Travel Talk

Digging & Exploring Caves, Castles & Cuisine in Israel

Good day,

I’m currently writing this from Le Meridien David in The Dead Sea as a warm salty breeze enters through my open patio door. We checked in at 10PM and were informed that the pool filled with salted water from the Dead Sea as well as some hot tubs and a massage service was open until 11PM, score. The pool was great and as I thought one hot tub wasn’t warm enough, this portly masseuse caught my eye and she gave me a solid massage while some gent played saxophone in the background, seriously.

I’m not even going to attempt documenting all that transpired today because frankly it’s a whole trip compressed into a day. As a result, I’ll give each event the respect it deserves by writing about them in more detail at a later date. Suffice to say, today included a visit to the Tel Zafit Excavation, The Refuge Caves from the Bar Kokhba Revolt in Beit Guvrin, lunch at a Kibbutz and finally a trip to something that was seriously stunning, Masaba near the Dead Sea before a traditional Bedouin dinner.

The Official Gath Excavation was good times and the ancient city is best known for the fact that it’s where Goliath from “David and Goliath” was from. The dig has been going on for several years and we were invited to help. What was cool was when you stepped down into the dig, you essentially jumped into a time machine and zoom back 3000 years in an instant. After lots of digging and shifting, one of the ladies from our group found an intact bowl of sorts, talk about beginners luck for our crew. Check out The Gath Excavation blog here.

From there we made our way to the Refuge Caves from the Bar Kokhba Revolt which was a Jewish Revolt against the Romans. These caves were so incredibly tight and windy it’s hard to describe. If you’re even slightly claustrophobic don’t even attempt this. You’re literally crawling on your knees or pulling yourself on your stomach for 10-15 minutes through this dark multilevel maze. It’s amazing to think people would hide out in there. These caves are located in the Beit Guvrin National Park and were a lot of fun, just be ready to get dirty. I made a video, hopefully it turns out as I really want you to experience this.

It was lunch time and we made our way to a Kibbutz where we were informed about their way of life both new and old and eat some delicious food. Everything was organic and homemade including the numerous loaves of bread and countless spreads made by one of the local ladies. In the past everything was free and you gave what you had and got what you need. Over time the Kibbutz went bankrupt and today they run similar to the previous style only now people are paid a wage for their inputs but still have that big family / community feel. I can’t stress enough how delicious the food was.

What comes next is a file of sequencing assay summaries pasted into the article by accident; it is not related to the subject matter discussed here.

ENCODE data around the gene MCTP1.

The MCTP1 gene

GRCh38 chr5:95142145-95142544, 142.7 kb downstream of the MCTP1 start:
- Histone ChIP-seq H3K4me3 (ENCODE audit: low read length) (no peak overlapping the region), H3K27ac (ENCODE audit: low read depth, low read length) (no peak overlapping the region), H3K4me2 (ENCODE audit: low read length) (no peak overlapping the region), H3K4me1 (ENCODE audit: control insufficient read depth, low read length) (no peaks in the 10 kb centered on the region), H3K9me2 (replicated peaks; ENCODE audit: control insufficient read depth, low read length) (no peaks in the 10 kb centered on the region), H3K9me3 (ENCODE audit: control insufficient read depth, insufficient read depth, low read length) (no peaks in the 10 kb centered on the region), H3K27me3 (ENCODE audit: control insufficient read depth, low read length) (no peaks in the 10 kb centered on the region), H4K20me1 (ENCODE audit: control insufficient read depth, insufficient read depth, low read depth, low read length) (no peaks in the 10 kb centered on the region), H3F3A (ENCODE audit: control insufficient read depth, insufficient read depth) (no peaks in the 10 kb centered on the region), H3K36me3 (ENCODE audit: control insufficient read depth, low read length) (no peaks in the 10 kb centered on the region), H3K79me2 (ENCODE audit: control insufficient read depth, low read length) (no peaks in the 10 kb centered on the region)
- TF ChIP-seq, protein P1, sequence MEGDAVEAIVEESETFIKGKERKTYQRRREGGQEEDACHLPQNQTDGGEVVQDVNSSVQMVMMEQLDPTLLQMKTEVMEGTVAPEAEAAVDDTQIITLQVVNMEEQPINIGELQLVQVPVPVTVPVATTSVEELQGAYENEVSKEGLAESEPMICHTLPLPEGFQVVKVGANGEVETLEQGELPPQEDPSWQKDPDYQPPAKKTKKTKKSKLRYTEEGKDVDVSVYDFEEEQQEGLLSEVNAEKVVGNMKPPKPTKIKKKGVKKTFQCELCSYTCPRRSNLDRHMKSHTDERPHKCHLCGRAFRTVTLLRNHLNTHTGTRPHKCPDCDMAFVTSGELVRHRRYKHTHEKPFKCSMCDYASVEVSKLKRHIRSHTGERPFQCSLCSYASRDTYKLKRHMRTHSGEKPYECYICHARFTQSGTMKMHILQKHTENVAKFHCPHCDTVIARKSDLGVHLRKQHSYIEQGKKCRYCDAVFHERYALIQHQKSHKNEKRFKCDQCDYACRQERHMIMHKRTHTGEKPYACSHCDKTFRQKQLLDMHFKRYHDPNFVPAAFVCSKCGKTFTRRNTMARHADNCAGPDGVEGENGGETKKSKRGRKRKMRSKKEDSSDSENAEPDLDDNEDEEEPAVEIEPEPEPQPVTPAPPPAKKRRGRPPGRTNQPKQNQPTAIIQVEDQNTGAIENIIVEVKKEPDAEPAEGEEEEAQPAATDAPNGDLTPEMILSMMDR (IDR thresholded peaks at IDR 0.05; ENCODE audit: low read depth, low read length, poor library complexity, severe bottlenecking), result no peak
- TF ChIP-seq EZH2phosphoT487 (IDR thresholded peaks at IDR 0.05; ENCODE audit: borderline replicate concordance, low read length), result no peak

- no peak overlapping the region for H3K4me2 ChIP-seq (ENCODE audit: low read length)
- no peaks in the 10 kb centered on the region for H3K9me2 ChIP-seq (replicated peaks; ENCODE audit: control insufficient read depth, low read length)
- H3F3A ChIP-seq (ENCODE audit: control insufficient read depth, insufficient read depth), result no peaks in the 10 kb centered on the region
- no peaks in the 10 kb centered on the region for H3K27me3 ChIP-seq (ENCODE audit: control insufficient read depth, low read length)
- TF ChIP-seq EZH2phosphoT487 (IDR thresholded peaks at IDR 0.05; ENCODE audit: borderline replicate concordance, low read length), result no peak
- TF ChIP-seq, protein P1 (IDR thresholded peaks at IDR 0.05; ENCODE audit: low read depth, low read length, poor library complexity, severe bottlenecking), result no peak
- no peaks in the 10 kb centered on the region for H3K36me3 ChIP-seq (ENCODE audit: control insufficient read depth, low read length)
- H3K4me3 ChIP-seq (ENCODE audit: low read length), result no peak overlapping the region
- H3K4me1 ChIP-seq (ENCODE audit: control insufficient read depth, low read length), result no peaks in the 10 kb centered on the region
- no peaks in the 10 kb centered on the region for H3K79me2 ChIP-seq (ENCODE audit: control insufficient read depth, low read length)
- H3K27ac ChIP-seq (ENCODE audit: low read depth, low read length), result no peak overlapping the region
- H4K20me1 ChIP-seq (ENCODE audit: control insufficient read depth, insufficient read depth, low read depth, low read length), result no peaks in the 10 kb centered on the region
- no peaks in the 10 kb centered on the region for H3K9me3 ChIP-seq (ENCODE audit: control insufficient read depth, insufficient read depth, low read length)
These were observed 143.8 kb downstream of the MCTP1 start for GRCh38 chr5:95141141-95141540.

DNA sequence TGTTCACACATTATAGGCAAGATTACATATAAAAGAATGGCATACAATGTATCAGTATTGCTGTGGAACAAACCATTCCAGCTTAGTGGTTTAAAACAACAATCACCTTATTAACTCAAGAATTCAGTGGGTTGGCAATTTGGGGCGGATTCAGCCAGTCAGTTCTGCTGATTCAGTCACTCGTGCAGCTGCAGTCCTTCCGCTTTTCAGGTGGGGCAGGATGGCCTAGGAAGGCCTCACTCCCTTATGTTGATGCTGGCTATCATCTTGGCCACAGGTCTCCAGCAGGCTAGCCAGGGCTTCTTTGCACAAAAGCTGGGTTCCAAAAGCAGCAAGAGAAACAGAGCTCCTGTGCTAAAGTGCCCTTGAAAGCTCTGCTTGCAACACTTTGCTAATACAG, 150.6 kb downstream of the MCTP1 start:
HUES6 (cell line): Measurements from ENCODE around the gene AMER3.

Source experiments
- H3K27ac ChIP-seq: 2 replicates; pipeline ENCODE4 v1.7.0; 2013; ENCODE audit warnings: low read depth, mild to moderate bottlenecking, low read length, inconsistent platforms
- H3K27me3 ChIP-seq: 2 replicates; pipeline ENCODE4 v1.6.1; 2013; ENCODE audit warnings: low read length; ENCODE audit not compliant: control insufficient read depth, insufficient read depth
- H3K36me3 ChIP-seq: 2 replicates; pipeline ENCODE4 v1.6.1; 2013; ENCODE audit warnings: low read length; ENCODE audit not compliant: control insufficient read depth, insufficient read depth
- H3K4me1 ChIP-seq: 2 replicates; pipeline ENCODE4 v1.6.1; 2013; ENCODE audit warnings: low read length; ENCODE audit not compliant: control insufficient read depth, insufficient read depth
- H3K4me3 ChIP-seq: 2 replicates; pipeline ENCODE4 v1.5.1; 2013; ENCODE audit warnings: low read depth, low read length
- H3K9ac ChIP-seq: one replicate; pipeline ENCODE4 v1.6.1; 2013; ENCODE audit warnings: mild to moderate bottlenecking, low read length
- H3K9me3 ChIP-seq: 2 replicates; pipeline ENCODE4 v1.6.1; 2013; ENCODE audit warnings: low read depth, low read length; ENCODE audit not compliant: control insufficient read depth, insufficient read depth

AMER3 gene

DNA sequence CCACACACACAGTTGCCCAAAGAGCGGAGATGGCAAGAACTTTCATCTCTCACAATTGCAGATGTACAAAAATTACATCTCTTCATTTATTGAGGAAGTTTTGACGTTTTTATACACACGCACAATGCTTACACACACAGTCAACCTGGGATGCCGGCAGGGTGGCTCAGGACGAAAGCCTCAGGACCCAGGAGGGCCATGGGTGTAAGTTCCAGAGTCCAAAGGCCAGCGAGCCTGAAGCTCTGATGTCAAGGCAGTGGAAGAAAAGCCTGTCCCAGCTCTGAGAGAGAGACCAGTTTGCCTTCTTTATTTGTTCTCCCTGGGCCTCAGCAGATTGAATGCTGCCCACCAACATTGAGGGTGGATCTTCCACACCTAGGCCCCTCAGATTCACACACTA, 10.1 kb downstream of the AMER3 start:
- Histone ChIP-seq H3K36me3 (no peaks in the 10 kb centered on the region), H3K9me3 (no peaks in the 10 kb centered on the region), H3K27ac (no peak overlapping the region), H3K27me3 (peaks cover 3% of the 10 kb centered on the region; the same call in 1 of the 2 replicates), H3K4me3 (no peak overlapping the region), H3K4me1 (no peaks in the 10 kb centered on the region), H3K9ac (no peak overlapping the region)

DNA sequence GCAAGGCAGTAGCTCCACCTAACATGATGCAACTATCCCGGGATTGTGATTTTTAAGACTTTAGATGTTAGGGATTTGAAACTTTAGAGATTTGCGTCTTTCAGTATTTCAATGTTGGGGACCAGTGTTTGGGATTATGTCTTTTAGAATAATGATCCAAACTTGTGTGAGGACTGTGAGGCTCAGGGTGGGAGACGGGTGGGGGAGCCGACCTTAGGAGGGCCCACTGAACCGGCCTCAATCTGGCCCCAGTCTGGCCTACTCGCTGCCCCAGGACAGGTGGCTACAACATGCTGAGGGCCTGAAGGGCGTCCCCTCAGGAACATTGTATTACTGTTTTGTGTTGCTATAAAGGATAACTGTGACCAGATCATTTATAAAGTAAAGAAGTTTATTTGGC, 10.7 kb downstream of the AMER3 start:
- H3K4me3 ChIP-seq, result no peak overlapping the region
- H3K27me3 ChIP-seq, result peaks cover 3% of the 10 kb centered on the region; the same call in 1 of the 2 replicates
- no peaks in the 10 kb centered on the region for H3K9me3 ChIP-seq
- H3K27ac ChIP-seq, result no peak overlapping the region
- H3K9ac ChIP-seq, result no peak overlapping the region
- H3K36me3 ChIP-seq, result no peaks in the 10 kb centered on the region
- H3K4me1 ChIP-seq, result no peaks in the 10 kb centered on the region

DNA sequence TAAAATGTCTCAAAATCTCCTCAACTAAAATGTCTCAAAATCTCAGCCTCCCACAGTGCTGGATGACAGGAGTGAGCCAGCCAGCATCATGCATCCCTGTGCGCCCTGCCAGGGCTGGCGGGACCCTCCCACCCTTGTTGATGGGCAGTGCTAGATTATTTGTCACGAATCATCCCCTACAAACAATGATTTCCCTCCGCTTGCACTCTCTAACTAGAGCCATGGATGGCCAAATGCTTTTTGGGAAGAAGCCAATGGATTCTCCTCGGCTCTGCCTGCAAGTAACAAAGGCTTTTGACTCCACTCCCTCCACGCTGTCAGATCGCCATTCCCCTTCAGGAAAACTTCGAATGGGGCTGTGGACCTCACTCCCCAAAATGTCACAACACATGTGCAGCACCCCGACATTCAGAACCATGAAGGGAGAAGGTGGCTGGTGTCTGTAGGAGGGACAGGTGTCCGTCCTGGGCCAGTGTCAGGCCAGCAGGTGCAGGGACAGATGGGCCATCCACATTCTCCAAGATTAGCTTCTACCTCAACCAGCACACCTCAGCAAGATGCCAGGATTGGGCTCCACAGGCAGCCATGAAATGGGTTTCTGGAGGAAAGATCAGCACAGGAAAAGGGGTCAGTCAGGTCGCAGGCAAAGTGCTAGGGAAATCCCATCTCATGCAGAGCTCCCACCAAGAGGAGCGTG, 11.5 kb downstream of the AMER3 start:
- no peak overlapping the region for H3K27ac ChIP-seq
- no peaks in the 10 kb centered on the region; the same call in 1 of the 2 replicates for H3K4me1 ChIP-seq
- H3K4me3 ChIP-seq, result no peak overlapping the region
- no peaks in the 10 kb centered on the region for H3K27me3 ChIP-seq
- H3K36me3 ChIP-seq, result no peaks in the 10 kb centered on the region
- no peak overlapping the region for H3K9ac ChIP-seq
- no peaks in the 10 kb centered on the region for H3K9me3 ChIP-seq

Next up was the Masada which are these fortified palaces built in Southern Israel near the Dead Sea. They were built on top of this isolated plateau by the gent we got familiar with yesterday, King Herod.. He built it as a place of refuge in case of a revolt and eventually it fell to the Romans. They took it over after they laid siege to the place in a most egregious fashion. The views from the top are stunning and Herod the Great really knew how to live. Supposedly a very popular event in the area is getting to the top for sunrise, it must be sublime.

Quite tired at this point we made our way to Kfar Hanokdim for a traditional Bedouin feast which needs little description more than the photo below. I’m quite familiar with the Bedouins after my visit to Jordan two years ago and the place looked like a logical choice for tourists already in the area to visit Masada. Whenever you hang with the Bedouins, get ready for some serious hospitality and a caffeine rush like you’ve never had before. If you’re down to get going, they certainly won’t put on the breaks and the coffee / tea tastes great.

Right now I’m exhausted as the time approaches 1AM, tomorrow I plan on swimming in the Dead Sea again as supposedly it has great healing qualities and let’s be serious it’s not everyday you get to visit.. It’s hard to believe that this will be the second time I’m lucky enough to indulge and this time I’m on the other side of the sea. Just floating around today in the pool reminded me of how special this place is. Until you actually float for yourself it’s really hard to describe the sensation, just know it’s sensational.

My batteries are literally dead and I plan on making as much use as possible of the bed below.